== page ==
What should a billing software company do differently to a clothing retailer on social media?
Most of us are aware that B2B and B2C marketing require different approaches. The problem is that, previously, in the ‘offline world’ it was very obvious, whereas the lines are more blurred with social media.
No B2B marketer of yore would have stood out in the street, handing out flyers to passers-by; much better off focusing on distributing the company brochure to prospects, advertising in the trade magazines, attending conferences, arranging meetings, and other targeted marketing methods.
But how do these accepted strategies translate to social media, where the boundaries are not quite so clear?
TRENDY clothing retailer
TRENDY is a clothing retailer. Facebook and Twitter lie at the heart of its online marketing strategy, building a large following on its Facebook fan page, and placing targeted ads on the platform.
It uses its page to post eye-catching shots of its latest lines with high quality photography and encourages comment on the posts by asking questions. It often shows pictures of famous people wearing its clothing.
TRENDY runs imaginative competitions to capture attention and engage its customer base – including a design competition with some valuable cash prizes.
To boost in-store sales it runs promotions designed especially for its social media followers and sends push notifications out when the promotions change. These are broadcast over Twitter as well as on Facebook.
Being a very ‘visual’ type of product, the image-based networks like Instagram also play an important role in marketing the clothing.
The retailer also encourages user-generated content, asking customers to tweet or Instagram pictures with products brought at their stores, in return for a gift voucher. This starts a conversation and allows the customers to feel they are contributing to a community of like-minded individuals.
TRENDY also sponsors local events for charity and posts these pictures on its Facebook page and Twitter feeds.
The retailer also has an active reputation management and online customer service strategy that closely monitors and responds to the comments made about it across the social media platforms; this allows it to detect and resolve problems with products, service or delivery before they get blown out of proportion; it is even able to respond in real time to queries and complaints.
ZEUS billing software
ZEUS is a medium-sized billing software company that provides businesses with a smarter way of subscription billing their customers. At the heart of its B2B social media strategy is content marketing on LinkedIn and Twitter.
This includes a weekly blog, where high quality articles are written by various staff members, answering some of the key questions that their customers ask and demonstrating how businesses can be smarter with their billing processes. Sometimes guest bloggers write an article and ‘curated’ content is also published, where writers give their own opinions on the work of others in the billing, finance, and process automation fields.
These posts are shared across the social networks using a combination of Hootsuite and Social Oomph, meaning that Facebook and Google Plus followers get to read them, as well as LinkedIn and Twitter followers.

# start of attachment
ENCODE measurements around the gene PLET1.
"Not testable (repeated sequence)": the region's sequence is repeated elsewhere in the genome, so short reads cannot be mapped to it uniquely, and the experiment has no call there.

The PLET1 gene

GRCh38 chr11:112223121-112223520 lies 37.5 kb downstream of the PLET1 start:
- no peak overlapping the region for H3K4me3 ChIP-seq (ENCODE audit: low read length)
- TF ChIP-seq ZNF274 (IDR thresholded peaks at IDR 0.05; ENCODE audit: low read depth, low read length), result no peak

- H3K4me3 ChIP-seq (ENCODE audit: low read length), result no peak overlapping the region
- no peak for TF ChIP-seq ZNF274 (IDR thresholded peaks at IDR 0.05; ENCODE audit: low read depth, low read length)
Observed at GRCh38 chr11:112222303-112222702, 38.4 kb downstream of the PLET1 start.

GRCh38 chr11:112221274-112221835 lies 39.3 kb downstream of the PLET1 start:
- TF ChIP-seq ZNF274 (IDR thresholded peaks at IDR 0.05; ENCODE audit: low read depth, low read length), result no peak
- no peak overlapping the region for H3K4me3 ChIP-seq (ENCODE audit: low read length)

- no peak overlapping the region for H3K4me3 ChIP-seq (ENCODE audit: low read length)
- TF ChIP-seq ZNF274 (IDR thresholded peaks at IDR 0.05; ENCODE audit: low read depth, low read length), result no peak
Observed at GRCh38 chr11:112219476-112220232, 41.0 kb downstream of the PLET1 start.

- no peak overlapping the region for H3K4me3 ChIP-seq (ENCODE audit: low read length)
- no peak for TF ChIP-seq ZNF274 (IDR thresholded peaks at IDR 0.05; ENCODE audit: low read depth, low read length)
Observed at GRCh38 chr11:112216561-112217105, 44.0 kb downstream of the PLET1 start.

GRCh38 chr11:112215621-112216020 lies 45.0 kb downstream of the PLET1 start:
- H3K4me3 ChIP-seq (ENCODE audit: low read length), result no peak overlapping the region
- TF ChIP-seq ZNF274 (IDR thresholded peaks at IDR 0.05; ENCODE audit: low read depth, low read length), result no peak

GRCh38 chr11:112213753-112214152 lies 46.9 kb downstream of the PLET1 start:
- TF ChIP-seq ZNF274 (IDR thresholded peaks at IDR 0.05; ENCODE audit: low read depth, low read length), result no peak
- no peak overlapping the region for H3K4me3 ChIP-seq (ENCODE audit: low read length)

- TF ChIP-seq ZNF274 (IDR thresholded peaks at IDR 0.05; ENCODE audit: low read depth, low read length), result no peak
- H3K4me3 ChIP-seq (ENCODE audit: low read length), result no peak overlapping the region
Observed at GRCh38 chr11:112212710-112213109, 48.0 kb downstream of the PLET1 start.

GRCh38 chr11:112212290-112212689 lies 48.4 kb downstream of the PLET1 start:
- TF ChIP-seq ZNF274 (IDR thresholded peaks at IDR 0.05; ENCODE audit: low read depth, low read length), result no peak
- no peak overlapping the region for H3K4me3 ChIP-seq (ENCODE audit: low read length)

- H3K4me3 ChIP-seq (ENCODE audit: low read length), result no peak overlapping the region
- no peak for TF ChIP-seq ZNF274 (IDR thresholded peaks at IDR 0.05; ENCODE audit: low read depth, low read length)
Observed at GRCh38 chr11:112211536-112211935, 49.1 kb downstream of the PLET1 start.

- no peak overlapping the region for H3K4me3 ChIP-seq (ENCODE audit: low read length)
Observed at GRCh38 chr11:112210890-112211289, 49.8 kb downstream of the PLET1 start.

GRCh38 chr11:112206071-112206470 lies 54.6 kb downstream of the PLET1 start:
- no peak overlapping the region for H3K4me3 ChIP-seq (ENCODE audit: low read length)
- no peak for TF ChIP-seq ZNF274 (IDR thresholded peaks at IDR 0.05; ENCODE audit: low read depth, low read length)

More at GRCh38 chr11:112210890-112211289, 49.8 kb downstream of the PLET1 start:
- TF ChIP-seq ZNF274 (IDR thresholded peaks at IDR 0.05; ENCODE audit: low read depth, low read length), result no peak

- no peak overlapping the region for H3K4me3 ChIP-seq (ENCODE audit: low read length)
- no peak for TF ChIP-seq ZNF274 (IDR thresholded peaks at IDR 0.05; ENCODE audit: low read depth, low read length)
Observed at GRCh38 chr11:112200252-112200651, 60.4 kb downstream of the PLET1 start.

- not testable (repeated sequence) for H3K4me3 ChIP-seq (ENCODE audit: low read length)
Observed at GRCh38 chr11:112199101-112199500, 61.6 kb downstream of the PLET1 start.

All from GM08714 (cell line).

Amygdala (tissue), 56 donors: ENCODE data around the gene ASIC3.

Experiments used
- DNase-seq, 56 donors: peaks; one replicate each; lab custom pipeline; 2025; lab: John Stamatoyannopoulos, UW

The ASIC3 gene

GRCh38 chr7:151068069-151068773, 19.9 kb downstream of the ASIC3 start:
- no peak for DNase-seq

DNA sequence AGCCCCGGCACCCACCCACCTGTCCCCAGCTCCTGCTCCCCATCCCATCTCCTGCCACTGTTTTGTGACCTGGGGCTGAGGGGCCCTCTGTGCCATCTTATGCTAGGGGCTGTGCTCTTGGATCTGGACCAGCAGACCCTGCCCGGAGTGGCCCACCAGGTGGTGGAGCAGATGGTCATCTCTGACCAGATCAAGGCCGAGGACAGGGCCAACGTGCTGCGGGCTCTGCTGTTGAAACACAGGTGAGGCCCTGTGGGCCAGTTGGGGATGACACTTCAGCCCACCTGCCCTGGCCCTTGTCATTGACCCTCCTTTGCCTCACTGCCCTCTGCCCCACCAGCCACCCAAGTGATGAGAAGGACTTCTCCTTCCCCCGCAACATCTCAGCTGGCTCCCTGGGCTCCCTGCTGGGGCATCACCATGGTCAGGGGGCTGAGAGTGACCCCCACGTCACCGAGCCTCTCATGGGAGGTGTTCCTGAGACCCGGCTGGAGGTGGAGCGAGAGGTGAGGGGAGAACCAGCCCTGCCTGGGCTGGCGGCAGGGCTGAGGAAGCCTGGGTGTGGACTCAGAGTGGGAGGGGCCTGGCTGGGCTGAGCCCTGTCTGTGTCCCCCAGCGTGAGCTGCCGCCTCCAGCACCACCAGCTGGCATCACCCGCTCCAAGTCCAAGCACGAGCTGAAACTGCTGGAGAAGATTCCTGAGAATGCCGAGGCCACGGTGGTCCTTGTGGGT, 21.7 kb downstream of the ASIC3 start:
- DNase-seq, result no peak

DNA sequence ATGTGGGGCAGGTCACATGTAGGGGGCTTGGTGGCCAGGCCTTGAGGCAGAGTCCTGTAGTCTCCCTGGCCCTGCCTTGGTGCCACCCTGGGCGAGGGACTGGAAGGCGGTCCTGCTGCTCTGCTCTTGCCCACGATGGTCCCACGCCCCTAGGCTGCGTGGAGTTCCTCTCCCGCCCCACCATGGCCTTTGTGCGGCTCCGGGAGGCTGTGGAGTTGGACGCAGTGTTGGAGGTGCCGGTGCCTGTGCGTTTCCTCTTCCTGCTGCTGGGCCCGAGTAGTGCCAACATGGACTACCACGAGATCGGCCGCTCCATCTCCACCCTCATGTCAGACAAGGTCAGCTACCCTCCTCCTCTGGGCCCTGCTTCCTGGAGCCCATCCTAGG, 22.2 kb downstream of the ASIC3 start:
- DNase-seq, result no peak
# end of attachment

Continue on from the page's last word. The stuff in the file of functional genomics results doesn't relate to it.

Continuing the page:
Occasionally a white paper is published and made available for download, as a lead capture tool; informative videos are also posted on the YouTube channel.
All the key ZEUS staff are active on LinkedIn. They post relevant content that from around the web, as well as their own content, and they participate actively in a number of LinkedIn groups relating to billing and finance. Here they share information and ideas, and offer support, advice and best practice tips whenever requested.
ZEUS executives even set up their own LinkedIn group for local input, because some of the other groups were too US-based and influenced. The CEO often participates and connects with other CEOs, as well as thought leaders and influencers in this space.
Salespeople are active too – prospecting and building their funnels on LinkedIn. They all have professionally-written profiles that speak to their target audience. But they don’t sell on social media – they make the connections there and arrange meetings.
ZEUS measures its social media success in meetings rather than sales; it does not expect to directly sell on social media. Instead it expects to increase its number of prospects, leads, and offline sales calls in the long term. This is its true ‘return on investment’.
Your B2B social media strategy
The two approaches described above are clearly very different, though there are some important similarities: customer engagement and ‘starting the conversation’ are key to both.
Social media is flooded with success stories from large corporations like Apple or Nike; yet most of these stories don’t apply to B2B and you have to search much harder for success stories in B2B, though they are out there.
The lines between B2B and B2C have become blurred because personal and professional lives have increasingly become intermingled on social media.
In order to realise the potential for B2B on social media we need to think back to what all those trade meetings, conferences, and other networking events offline were all about: connecting with prospects and building relationships. The best place to do that nowadays is clearly on the growing professional social networks.
Interested in Social Media Marketing? Learn more about it here…
Cheers, Toby [C624]
Toby leads a team of young and international B2B Marketers at Lead Creation